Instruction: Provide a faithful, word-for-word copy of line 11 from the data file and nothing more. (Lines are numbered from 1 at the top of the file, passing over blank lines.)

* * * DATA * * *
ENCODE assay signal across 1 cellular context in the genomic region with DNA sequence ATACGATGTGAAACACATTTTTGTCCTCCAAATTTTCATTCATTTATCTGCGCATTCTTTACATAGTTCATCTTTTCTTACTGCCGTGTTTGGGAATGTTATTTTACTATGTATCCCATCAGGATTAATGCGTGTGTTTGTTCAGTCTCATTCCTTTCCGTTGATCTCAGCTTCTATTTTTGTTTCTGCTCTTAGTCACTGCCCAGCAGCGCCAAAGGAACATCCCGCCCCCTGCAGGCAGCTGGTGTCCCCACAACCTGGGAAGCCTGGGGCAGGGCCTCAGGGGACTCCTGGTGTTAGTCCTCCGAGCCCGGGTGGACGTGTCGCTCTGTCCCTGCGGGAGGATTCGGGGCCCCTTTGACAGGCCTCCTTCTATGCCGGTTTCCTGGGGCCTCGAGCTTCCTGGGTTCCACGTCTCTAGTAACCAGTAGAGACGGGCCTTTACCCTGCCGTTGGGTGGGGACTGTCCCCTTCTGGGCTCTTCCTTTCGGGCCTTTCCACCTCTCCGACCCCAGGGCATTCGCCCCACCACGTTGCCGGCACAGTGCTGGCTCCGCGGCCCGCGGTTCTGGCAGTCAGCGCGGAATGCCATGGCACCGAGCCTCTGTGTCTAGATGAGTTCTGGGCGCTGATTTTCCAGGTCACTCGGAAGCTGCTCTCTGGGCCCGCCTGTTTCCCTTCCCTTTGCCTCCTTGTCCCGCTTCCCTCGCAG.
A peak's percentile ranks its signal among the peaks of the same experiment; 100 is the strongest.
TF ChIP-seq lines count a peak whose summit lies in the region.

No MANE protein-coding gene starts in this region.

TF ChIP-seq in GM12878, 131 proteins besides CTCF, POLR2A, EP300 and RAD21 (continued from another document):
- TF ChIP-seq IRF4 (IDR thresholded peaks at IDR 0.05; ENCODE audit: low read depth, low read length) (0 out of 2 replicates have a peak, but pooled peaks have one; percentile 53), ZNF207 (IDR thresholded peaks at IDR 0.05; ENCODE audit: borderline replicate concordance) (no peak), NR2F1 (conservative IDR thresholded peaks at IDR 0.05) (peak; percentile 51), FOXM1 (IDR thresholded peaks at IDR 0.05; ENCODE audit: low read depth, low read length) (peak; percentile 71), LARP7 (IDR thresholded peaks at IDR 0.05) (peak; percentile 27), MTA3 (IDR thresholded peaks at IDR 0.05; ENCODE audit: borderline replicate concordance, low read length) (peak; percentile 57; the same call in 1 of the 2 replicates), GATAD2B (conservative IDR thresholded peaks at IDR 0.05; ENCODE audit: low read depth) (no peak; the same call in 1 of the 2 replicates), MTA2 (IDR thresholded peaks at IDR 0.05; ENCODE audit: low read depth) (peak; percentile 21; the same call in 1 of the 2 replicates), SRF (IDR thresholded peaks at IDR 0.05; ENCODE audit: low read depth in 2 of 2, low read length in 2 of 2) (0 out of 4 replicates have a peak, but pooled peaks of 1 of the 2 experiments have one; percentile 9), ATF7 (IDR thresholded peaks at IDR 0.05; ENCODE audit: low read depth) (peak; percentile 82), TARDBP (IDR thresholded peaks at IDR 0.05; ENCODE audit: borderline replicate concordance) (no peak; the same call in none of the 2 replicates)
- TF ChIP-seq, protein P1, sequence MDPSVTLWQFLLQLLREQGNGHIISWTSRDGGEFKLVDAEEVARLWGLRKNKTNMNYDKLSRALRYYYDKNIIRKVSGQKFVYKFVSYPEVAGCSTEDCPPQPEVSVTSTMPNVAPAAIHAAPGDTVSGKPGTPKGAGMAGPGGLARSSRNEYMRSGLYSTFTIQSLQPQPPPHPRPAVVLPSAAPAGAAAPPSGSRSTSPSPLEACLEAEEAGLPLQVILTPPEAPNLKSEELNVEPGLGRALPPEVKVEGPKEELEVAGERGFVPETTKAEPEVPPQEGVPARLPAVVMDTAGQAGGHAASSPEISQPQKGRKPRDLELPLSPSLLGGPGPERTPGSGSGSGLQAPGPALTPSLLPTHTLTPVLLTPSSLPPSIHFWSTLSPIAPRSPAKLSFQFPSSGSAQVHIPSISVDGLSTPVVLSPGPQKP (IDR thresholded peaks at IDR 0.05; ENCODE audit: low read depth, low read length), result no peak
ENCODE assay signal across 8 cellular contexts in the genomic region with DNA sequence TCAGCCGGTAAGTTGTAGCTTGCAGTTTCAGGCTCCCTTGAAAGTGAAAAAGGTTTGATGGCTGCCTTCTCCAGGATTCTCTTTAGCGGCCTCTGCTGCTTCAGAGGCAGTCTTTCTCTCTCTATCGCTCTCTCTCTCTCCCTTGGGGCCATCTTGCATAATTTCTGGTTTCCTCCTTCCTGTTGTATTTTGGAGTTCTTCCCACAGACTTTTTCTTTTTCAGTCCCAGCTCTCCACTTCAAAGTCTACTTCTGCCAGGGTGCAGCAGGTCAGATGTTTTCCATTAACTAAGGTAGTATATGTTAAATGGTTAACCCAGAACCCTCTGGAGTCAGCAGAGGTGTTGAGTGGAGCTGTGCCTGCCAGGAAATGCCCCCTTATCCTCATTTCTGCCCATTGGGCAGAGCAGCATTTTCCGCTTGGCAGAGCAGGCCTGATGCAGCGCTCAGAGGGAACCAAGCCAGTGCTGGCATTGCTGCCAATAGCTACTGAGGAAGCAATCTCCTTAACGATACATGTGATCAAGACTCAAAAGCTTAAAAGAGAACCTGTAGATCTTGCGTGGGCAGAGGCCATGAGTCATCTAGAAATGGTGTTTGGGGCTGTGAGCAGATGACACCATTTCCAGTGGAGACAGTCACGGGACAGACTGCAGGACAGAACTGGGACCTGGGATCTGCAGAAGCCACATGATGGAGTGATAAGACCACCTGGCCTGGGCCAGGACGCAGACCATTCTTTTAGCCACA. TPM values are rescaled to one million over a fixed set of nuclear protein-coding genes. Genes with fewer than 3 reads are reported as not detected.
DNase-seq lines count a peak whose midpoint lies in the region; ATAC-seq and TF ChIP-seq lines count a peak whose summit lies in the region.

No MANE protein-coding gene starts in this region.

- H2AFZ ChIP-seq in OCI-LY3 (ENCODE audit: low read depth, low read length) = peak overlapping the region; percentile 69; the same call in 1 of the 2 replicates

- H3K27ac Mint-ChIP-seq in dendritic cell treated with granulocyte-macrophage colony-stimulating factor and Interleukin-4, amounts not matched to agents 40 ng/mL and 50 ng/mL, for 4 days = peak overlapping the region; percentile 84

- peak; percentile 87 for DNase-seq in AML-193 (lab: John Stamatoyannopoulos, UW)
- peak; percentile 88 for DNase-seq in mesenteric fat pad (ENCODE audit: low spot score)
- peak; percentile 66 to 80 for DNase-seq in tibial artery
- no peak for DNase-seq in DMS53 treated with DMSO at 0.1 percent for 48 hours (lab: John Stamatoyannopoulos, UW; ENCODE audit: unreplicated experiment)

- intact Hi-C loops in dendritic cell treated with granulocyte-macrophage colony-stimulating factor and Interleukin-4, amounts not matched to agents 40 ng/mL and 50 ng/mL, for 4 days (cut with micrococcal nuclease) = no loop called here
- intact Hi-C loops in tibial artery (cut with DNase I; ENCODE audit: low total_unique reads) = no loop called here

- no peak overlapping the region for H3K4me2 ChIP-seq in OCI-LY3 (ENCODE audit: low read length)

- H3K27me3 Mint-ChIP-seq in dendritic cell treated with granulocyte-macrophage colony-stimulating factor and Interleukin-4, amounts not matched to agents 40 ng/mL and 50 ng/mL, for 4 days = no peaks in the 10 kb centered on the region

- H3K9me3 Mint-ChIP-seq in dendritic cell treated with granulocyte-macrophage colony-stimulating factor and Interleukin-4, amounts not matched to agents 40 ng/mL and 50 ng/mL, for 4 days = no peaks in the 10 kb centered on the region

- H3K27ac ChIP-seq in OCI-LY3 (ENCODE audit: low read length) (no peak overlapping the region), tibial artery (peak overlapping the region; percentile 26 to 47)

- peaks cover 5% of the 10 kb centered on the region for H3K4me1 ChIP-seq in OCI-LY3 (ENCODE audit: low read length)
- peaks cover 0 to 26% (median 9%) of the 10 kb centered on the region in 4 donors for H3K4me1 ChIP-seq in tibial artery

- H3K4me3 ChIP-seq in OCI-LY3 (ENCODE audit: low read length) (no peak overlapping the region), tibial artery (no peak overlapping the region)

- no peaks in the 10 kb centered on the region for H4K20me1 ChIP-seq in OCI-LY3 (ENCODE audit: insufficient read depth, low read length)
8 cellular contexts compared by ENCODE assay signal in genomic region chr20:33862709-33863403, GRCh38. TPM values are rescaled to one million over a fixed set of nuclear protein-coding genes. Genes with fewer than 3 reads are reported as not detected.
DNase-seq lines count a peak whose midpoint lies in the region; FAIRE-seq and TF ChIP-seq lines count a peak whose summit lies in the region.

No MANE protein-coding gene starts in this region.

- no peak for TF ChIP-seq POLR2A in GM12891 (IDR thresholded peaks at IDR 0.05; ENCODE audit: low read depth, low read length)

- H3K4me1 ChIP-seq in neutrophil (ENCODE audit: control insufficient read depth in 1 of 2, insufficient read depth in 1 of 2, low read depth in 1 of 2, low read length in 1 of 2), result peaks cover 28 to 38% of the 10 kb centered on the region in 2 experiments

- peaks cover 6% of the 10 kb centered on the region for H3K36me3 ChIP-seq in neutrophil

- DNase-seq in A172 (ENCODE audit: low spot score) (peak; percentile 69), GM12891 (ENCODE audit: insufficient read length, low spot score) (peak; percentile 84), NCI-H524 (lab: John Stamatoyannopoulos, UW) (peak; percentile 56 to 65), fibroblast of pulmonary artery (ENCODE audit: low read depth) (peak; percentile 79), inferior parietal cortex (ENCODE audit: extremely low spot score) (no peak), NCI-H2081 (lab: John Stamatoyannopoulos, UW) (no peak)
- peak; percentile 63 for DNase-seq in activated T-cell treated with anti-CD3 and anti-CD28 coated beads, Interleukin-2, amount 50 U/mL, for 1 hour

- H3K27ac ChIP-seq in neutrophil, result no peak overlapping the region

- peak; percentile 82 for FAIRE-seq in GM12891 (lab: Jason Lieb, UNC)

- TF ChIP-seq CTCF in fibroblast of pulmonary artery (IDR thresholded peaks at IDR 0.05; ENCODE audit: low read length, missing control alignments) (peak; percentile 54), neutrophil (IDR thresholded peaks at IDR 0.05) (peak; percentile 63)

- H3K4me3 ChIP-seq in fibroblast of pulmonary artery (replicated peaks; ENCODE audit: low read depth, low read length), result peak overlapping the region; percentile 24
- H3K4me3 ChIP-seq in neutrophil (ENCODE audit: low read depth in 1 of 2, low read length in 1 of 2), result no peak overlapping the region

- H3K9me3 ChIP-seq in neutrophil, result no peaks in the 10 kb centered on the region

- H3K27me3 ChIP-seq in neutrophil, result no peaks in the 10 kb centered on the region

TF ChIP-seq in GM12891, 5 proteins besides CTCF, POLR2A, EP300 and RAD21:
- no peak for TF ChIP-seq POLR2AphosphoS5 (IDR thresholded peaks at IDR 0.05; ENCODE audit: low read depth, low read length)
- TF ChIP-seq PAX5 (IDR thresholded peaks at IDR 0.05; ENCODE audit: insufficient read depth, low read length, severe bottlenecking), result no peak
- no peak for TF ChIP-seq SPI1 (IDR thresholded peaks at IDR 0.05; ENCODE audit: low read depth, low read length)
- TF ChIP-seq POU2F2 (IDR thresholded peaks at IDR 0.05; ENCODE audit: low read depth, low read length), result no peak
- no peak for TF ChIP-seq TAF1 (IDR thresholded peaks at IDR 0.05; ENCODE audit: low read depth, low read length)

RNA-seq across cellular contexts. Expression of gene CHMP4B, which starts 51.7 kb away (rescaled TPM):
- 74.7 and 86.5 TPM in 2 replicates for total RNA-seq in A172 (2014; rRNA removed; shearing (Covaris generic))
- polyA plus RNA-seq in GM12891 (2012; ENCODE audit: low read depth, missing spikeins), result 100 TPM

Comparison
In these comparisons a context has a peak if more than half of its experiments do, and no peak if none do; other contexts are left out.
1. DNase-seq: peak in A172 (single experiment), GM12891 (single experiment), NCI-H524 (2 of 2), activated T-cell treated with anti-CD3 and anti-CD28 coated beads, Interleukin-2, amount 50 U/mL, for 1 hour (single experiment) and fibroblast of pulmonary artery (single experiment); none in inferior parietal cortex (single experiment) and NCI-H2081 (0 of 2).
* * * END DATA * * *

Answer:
- H2AFZ ChIP-seq in OCI-LY3 (ENCODE audit: low read depth, low read length) = peak overlapping the region; percentile 69; the same call in 1 of the 2 replicates